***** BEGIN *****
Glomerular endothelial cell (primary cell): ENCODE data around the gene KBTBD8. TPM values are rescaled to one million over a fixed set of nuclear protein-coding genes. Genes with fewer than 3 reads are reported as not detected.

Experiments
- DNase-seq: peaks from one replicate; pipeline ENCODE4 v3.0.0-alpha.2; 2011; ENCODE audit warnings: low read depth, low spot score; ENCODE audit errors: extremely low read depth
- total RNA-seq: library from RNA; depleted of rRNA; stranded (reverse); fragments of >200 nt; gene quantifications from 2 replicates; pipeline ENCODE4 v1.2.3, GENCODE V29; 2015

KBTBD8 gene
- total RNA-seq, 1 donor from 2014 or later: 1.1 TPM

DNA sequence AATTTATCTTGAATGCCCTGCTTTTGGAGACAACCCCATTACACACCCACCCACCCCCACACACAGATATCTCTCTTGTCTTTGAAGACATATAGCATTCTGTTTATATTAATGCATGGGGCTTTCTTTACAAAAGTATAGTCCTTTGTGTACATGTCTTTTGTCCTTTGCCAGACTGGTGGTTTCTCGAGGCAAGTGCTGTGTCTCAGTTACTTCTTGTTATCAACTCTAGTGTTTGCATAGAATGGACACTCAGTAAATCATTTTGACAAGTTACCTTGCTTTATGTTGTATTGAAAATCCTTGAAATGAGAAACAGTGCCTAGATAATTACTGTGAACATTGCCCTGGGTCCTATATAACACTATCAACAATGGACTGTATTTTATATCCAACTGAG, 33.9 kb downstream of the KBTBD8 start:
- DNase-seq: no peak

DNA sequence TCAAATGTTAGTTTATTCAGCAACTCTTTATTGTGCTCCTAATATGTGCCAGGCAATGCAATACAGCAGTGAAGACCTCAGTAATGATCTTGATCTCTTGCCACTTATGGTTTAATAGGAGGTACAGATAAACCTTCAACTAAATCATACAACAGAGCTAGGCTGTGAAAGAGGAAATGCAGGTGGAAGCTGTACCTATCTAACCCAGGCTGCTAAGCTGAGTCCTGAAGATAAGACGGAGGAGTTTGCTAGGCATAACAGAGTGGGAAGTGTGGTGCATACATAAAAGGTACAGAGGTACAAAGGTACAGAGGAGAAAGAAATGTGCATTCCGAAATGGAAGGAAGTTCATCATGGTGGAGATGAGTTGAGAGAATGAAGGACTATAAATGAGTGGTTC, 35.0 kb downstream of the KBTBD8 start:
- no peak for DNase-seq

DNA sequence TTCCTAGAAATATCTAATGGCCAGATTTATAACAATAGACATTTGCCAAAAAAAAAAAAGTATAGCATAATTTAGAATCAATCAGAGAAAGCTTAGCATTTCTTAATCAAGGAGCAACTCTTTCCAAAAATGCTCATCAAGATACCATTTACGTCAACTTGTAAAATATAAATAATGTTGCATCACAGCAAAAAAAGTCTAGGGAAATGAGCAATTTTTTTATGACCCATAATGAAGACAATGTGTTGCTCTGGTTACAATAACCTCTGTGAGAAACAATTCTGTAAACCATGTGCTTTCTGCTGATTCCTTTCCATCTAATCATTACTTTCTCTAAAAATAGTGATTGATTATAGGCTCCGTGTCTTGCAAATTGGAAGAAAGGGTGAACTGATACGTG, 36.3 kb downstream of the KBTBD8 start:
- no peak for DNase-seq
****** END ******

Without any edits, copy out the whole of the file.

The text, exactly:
Glomerular endothelial cell (primary cell): ENCODE data around the gene KBTBD8. TPM values are rescaled to one million over a fixed set of nuclear protein-coding genes. Genes with fewer than 3 reads are reported as not detected.

Experiments
- DNase-seq: peaks from one replicate; pipeline ENCODE4 v3.0.0-alpha.2; 2011; ENCODE audit warnings: low read depth, low spot score; ENCODE audit errors: extremely low read depth
- total RNA-seq: library from RNA; depleted of rRNA; stranded (reverse); fragments of >200 nt; gene quantifications from 2 replicates; pipeline ENCODE4 v1.2.3, GENCODE V29; 2015

KBTBD8 gene
- total RNA-seq, 1 donor from 2014 or later: 1.1 TPM

DNA sequence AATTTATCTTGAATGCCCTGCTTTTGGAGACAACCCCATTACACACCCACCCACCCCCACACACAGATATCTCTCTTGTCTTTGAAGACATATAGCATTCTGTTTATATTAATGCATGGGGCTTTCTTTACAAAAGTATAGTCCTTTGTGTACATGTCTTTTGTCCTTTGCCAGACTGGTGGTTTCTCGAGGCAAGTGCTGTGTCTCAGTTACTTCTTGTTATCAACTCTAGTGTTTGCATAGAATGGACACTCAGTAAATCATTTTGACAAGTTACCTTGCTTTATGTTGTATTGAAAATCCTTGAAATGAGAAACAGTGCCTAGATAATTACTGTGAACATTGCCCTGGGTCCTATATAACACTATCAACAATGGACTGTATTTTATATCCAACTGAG, 33.9 kb downstream of the KBTBD8 start:
- DNase-seq: no peak

DNA sequence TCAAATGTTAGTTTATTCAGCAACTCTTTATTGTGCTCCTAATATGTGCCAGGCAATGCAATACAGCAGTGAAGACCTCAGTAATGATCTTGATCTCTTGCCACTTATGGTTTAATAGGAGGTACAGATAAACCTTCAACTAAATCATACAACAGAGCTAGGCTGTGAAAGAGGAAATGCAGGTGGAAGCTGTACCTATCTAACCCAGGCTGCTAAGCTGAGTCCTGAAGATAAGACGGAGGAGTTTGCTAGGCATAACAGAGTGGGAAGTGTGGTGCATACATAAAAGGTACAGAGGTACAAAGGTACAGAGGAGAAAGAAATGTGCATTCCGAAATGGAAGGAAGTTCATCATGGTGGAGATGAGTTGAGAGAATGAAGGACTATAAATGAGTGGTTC, 35.0 kb downstream of the KBTBD8 start:
- no peak for DNase-seq

DNA sequence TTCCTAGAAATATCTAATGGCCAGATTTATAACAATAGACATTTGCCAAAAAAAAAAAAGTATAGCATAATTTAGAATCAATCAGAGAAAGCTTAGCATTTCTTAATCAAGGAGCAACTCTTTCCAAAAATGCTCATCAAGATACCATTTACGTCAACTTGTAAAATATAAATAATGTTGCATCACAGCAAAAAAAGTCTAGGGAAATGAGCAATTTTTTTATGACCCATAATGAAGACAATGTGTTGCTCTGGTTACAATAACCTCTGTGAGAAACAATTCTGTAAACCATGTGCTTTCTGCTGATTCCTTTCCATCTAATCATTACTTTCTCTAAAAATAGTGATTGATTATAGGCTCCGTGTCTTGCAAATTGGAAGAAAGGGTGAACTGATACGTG, 36.3 kb downstream of the KBTBD8 start:
- no peak for DNase-seq